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Feds provide more details on revisions to controversial tax proposals

Last Updated Dec 13, 2017 at 2:00 pm EDT

Minister of Finance Bill Morneau rises during Question Period in the House of Commons on Parliament Hill in Ottawa on Monday, Nov. 20, 2017. THE CANADIAN PRESS/Justin Tang

OTTAWA — The federal government is releasing more details on changes to its controversial tax proposals in hopes of further addressing deep concerns over reforms that have angered the small-business community.

The Liberals are tweaking a proposal that, as of Jan. 1, would tighten existing rules enabling small-business owners to lower their tax burden by distributing earnings among family members who do not make significant contributions to their companies — a practice known as income sprinkling.

The government insists the revisions to income-sprinkling rules contain clear tests to determine whether a relative has made a meaningful contribution to — or investment in — the family business.

The Finance Department says businesses will have until Dec. 31, 2018, to adjust to the changes, which include new qualification rules for family members — such as substantial capital investments as well as minimums for age and the number of hours worked.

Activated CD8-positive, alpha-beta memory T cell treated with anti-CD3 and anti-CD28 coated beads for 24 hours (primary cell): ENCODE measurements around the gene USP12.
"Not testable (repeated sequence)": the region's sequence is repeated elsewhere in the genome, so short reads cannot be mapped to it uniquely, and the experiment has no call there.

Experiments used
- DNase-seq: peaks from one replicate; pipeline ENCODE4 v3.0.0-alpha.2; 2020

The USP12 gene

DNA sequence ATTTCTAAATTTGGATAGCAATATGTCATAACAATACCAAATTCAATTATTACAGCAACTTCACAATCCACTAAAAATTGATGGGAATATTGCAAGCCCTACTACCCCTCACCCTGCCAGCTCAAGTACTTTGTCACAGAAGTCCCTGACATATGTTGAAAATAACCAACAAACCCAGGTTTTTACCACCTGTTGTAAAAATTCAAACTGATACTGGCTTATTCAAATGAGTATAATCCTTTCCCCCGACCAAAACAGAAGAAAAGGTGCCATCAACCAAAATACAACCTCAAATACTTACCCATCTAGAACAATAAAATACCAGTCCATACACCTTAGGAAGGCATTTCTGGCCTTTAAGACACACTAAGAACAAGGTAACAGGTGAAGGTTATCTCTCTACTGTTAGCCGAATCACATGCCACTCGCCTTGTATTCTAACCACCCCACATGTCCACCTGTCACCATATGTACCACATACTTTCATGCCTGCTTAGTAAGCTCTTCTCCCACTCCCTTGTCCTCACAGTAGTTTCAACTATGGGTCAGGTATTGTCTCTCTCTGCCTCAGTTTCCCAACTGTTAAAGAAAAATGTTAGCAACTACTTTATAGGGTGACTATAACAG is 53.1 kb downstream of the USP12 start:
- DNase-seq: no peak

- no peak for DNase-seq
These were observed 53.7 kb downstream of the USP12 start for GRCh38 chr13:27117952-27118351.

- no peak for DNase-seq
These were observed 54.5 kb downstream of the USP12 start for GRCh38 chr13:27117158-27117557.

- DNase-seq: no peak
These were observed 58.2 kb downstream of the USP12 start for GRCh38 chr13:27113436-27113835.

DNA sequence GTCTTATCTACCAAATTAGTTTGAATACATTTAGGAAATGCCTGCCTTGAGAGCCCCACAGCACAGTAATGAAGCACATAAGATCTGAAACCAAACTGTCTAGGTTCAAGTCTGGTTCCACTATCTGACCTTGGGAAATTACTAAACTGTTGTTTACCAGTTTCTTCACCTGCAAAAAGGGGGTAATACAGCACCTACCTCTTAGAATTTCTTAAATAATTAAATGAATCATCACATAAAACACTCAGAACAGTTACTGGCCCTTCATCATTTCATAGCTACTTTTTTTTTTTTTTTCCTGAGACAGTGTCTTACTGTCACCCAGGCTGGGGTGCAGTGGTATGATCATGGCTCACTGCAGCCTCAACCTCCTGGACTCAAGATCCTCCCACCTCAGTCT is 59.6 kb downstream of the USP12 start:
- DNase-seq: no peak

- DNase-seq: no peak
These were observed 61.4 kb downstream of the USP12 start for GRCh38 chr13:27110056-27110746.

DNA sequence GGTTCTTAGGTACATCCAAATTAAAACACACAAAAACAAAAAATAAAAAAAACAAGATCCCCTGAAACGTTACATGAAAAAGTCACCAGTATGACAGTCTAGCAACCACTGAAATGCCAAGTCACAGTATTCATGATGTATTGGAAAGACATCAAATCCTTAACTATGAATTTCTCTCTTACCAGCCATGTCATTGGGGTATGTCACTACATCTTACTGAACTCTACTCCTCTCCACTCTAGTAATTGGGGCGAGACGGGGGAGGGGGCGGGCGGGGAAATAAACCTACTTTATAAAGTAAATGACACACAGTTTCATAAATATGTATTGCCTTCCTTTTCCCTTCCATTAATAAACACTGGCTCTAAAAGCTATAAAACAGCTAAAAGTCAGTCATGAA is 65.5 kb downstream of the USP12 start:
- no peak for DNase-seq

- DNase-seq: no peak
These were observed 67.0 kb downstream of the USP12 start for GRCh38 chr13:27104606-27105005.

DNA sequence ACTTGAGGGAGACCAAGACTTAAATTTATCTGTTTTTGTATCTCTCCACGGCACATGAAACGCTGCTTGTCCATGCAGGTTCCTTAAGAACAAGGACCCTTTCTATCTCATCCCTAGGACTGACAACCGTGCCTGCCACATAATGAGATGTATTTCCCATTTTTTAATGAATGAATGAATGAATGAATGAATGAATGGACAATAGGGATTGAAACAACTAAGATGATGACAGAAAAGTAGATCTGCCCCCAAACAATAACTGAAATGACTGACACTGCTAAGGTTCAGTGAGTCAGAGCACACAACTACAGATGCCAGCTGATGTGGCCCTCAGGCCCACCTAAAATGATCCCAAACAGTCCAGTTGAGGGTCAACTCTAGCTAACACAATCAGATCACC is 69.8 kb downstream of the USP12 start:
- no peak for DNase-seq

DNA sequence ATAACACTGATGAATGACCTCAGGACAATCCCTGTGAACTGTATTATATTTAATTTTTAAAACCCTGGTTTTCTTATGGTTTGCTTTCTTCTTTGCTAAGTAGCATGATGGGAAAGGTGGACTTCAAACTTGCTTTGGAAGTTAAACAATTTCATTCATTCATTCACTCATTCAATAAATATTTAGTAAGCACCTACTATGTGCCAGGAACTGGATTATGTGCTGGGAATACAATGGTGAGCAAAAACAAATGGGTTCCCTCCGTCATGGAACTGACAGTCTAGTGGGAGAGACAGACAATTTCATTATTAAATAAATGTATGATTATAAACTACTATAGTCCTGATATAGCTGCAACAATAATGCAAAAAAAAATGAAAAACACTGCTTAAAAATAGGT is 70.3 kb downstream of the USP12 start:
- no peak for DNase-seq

Prime Minister Justin Trudeau has argued the income-sprinkling reforms were designed to target only wealthy individuals who have used the incorporation of small businesses to gain an unfair tax advantage.

The changes are among several adjustments the government made to its overall tax-reform package following an onslaught of complaints from doctors, lawyers, accountants, tax experts, farmers, premiers and even some Liberal backbenchers.

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